SEOUL, Jul. 7 (Korea Bizwire) — South Koreans’ highly favorable attitude towards studying abroad might be coming to an end, as the latest figures show the number of students under 19 years of age who went abroad for academic purposes dropped by a third over the past nine years.
Data released by Statistics Korea on Thursday revealed the number of students in their 20s taking language courses in a foreign country also dropped along with the figures for teenage students.
The tally of South Korean nationals who stayed abroad or at home for over 90 days before leaving or arriving in the country stood at 626,000, the lowest in 12 years since the 2004 figure of 565,000.
The net international migration of South Korean nationals peaked in 2008, reaching 750,000, before the international financial crisis that hit the country in the same year triggered a decade-long steady drop.
Last year alone, 314,000 South Korean nationals went abroad, down 8,000 on year, while the figure for those who arrived back in the country after staying abroad for longer than 90 days amounted to 312,000, up 1,000.
Since reaching their peaks in 2007 and 2009, respectively, immigration and emigration among South Korean nationals have been on a steady decline.
When broken down by gender, figures from last year show a positive net migration was observed among South Korean males, compared to a negative net migration for women.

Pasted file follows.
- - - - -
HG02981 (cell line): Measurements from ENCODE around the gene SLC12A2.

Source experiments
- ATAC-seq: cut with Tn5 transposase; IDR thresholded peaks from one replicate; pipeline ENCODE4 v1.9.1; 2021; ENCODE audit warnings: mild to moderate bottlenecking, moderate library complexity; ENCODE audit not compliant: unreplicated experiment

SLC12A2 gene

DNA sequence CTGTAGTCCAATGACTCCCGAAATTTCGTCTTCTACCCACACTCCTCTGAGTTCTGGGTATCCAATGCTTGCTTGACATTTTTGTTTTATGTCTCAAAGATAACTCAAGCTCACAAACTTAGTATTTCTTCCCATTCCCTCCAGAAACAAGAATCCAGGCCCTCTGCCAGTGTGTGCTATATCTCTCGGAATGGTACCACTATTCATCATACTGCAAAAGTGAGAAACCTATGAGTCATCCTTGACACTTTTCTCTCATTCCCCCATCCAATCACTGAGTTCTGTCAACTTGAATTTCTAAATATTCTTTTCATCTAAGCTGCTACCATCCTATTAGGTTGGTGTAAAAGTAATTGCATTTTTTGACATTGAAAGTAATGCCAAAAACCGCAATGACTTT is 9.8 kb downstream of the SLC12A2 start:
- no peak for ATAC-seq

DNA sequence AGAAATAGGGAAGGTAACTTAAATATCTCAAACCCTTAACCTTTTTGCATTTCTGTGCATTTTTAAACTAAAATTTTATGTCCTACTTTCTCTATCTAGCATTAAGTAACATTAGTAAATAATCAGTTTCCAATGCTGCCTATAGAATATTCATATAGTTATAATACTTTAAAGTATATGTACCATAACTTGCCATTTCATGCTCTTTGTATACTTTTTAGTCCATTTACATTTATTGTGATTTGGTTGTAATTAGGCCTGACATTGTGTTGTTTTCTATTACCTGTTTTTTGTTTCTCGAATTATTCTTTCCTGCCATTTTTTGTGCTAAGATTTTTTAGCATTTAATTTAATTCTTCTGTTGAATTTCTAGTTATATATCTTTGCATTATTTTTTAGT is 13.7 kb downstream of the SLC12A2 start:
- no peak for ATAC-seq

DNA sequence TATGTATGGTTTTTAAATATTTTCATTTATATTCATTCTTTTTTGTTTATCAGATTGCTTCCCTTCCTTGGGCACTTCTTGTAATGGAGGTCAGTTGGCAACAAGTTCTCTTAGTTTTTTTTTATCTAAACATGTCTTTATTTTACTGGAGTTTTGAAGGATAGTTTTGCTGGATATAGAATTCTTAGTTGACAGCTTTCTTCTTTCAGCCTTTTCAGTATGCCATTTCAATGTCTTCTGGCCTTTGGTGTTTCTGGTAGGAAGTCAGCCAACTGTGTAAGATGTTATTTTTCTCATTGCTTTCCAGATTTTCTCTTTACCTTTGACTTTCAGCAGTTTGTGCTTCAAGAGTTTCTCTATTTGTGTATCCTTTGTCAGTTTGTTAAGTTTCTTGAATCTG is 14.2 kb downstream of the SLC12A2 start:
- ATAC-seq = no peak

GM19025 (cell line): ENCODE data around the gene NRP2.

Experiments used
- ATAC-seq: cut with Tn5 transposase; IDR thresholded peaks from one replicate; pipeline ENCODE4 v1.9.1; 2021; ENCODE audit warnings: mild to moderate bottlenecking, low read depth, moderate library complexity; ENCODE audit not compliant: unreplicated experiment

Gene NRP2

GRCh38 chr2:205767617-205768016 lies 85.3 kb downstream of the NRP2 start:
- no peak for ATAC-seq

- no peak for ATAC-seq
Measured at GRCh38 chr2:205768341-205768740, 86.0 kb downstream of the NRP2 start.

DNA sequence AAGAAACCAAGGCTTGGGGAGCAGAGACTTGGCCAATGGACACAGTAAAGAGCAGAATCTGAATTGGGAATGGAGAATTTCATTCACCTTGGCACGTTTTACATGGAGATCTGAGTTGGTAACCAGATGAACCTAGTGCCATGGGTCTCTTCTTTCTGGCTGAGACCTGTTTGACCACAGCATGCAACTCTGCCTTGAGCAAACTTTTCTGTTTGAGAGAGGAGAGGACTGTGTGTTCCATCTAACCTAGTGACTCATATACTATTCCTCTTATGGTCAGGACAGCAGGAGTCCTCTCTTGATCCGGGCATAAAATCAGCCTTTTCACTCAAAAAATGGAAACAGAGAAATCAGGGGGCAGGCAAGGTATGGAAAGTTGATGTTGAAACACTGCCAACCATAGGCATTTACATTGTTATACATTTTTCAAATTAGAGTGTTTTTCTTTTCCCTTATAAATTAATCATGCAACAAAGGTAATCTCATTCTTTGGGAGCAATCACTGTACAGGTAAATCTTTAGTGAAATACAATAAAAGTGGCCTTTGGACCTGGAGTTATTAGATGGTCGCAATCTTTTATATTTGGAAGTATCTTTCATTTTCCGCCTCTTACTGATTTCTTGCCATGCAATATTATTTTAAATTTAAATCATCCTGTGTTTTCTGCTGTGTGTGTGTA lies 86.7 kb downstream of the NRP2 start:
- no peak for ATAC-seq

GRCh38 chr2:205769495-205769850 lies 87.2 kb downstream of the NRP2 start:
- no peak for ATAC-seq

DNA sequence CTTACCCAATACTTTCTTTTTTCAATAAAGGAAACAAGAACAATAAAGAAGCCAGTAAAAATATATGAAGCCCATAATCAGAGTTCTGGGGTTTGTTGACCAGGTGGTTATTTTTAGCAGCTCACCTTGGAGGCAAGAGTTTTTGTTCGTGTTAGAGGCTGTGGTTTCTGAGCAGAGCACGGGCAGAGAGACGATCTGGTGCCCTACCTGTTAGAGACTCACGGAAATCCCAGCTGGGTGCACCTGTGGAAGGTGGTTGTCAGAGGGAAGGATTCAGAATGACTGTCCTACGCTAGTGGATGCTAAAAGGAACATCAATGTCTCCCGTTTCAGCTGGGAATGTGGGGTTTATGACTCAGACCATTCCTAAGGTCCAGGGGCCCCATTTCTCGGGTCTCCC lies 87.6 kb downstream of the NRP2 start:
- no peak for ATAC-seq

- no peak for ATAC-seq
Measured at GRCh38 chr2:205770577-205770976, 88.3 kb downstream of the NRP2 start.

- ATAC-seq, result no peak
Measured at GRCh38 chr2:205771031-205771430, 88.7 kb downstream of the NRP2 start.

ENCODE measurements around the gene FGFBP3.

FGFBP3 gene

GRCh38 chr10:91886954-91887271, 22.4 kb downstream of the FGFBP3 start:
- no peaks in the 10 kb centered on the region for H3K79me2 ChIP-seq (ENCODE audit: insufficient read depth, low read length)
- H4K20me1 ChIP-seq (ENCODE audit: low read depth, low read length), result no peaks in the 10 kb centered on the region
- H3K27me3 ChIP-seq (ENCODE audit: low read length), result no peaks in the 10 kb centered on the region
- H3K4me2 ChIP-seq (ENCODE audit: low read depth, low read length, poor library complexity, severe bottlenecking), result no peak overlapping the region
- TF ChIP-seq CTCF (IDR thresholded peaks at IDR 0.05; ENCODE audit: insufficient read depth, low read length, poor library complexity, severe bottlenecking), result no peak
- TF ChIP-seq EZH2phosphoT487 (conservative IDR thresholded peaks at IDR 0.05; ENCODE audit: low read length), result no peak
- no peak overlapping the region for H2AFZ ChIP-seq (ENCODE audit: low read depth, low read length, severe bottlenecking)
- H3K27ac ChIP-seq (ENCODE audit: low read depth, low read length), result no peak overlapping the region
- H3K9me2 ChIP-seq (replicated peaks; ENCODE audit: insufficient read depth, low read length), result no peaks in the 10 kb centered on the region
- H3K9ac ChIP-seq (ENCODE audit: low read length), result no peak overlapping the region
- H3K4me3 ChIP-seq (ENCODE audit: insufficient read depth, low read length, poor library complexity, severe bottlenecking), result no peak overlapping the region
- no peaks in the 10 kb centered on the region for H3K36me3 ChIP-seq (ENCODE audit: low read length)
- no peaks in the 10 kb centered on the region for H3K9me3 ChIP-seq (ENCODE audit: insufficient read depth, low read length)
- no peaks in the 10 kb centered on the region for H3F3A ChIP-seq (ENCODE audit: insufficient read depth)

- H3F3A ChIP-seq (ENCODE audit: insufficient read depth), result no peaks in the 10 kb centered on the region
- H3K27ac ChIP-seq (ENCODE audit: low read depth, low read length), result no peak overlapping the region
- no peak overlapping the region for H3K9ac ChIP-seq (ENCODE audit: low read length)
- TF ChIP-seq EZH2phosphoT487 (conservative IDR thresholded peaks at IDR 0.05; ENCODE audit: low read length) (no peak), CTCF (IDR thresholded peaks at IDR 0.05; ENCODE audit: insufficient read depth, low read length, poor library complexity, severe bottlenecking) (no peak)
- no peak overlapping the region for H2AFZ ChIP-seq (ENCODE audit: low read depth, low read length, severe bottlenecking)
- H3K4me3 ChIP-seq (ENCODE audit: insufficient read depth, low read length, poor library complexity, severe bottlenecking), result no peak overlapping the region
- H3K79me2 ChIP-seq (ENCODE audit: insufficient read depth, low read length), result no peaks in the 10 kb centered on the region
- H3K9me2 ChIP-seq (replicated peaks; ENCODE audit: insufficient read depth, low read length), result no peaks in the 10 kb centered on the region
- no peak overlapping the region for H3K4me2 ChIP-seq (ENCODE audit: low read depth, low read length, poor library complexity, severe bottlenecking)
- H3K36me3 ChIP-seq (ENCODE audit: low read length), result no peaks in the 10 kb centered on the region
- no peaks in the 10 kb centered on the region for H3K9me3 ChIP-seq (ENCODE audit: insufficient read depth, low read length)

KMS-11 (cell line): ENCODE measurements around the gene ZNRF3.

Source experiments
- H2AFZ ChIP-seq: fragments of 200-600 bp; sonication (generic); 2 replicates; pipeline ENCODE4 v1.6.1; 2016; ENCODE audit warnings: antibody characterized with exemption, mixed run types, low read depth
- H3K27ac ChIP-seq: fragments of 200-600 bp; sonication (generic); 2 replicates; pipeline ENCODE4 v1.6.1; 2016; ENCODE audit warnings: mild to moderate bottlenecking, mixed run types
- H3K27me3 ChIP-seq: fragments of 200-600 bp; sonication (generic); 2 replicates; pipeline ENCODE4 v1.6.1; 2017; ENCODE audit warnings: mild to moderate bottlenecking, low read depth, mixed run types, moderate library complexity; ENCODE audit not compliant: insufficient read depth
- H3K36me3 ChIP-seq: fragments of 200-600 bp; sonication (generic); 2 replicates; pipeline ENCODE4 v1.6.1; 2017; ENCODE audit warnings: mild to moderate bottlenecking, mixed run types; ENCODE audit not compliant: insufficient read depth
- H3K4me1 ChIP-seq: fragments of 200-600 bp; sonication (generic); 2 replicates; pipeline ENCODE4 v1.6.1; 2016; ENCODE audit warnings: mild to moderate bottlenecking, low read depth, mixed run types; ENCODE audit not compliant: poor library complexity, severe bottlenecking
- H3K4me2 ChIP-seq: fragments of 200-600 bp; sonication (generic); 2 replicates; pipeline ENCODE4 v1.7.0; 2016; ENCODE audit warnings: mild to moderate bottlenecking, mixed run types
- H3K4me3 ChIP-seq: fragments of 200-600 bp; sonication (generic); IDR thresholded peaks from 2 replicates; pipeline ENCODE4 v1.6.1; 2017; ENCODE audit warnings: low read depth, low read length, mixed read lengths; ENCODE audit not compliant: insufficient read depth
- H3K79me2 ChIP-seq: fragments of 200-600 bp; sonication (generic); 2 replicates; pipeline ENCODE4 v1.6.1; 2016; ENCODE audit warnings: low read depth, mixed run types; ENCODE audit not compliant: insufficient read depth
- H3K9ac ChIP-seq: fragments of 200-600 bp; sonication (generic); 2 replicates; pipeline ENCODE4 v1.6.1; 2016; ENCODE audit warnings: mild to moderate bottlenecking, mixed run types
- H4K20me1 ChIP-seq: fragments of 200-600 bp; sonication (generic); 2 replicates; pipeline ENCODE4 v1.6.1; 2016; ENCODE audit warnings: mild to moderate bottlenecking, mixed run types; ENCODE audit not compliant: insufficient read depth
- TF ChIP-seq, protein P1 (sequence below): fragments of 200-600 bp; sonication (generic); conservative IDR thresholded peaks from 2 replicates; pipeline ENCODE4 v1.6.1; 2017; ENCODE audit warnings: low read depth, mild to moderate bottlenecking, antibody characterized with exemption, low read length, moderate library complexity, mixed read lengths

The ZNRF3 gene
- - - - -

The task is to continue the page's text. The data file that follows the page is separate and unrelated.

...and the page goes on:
The figures also showed the number of South Koreans who went abroad has shrunk across all age groups except for those over 60, with the downward trend particularly apparent among those in their 20s.
In the meantime, the number of children below 10 yeears of ag who went abroad last year more than halved compared to 2007, with the figures standing at 18,000 and 39,000, respectively.
“Since 2007, the number of students leaving the country to study abroad at an early age significantly diminished, which also saw the number of people coming back drop as a result,” a Statistics Korea official said.
“The number of twenty-somethings, particularly those in their late 20s, who went abroad has also decreased.”
Ashley Song (firstname.lastname@example.org)